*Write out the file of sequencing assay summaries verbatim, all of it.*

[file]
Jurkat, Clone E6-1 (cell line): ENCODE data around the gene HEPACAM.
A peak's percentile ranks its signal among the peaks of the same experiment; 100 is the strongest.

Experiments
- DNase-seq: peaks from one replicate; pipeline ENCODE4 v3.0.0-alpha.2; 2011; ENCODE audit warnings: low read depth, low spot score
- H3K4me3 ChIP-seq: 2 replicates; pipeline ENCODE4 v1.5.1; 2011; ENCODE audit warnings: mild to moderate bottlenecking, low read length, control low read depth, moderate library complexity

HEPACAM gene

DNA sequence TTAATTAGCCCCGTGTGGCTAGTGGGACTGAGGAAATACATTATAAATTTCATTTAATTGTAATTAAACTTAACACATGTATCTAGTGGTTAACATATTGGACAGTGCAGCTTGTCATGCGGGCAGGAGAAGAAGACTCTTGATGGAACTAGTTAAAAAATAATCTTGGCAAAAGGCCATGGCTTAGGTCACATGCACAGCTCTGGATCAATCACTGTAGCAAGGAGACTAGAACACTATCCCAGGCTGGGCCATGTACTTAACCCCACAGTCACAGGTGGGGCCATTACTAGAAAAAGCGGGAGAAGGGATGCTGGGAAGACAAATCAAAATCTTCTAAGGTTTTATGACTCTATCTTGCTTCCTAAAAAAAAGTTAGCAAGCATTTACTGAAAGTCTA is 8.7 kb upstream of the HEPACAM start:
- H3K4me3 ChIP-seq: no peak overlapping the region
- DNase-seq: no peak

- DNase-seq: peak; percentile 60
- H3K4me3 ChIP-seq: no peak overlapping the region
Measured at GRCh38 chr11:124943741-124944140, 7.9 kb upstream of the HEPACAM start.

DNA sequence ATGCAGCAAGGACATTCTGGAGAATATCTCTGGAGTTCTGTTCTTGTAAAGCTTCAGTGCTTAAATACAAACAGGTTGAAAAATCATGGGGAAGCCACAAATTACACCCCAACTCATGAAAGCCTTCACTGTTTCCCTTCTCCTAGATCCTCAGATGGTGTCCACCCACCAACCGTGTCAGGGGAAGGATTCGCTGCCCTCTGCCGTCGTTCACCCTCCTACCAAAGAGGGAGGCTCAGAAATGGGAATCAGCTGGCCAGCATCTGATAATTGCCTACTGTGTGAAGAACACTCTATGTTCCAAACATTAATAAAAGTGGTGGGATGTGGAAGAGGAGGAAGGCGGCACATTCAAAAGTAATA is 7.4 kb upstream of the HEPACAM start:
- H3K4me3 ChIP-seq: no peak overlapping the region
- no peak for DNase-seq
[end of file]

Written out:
Jurkat, Clone E6-1 (cell line): ENCODE data around the gene HEPACAM.
A peak's percentile ranks its signal among the peaks of the same experiment; 100 is the strongest.

Experiments
- DNase-seq: peaks from one replicate; pipeline ENCODE4 v3.0.0-alpha.2; 2011; ENCODE audit warnings: low read depth, low spot score
- H3K4me3 ChIP-seq: 2 replicates; pipeline ENCODE4 v1.5.1; 2011; ENCODE audit warnings: mild to moderate bottlenecking, low read length, control low read depth, moderate library complexity

HEPACAM gene

DNA sequence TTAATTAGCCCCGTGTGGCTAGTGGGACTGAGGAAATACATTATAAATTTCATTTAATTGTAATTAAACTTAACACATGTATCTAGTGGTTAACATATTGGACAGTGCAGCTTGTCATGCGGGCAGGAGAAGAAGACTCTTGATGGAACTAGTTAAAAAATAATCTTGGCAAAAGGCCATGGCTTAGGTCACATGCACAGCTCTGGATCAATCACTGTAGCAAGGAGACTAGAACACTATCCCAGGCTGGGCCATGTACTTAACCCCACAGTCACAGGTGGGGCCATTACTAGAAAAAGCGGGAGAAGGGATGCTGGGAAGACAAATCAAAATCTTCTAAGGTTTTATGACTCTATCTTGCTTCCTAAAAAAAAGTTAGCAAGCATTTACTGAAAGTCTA is 8.7 kb upstream of the HEPACAM start:
- H3K4me3 ChIP-seq: no peak overlapping the region
- DNase-seq: no peak

- DNase-seq: peak; percentile 60
- H3K4me3 ChIP-seq: no peak overlapping the region
Measured at GRCh38 chr11:124943741-124944140, 7.9 kb upstream of the HEPACAM start.

DNA sequence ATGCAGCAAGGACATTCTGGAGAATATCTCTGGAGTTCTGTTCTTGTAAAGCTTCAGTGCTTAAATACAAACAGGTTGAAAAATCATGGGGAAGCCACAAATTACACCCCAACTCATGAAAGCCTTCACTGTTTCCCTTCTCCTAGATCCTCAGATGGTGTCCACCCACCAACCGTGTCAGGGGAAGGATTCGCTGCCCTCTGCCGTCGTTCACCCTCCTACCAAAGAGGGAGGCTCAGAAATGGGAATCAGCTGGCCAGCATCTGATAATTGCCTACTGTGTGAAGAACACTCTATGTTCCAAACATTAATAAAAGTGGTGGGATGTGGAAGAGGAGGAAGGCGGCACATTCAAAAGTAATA is 7.4 kb upstream of the HEPACAM start:
- H3K4me3 ChIP-seq: no peak overlapping the region
- no peak for DNase-seq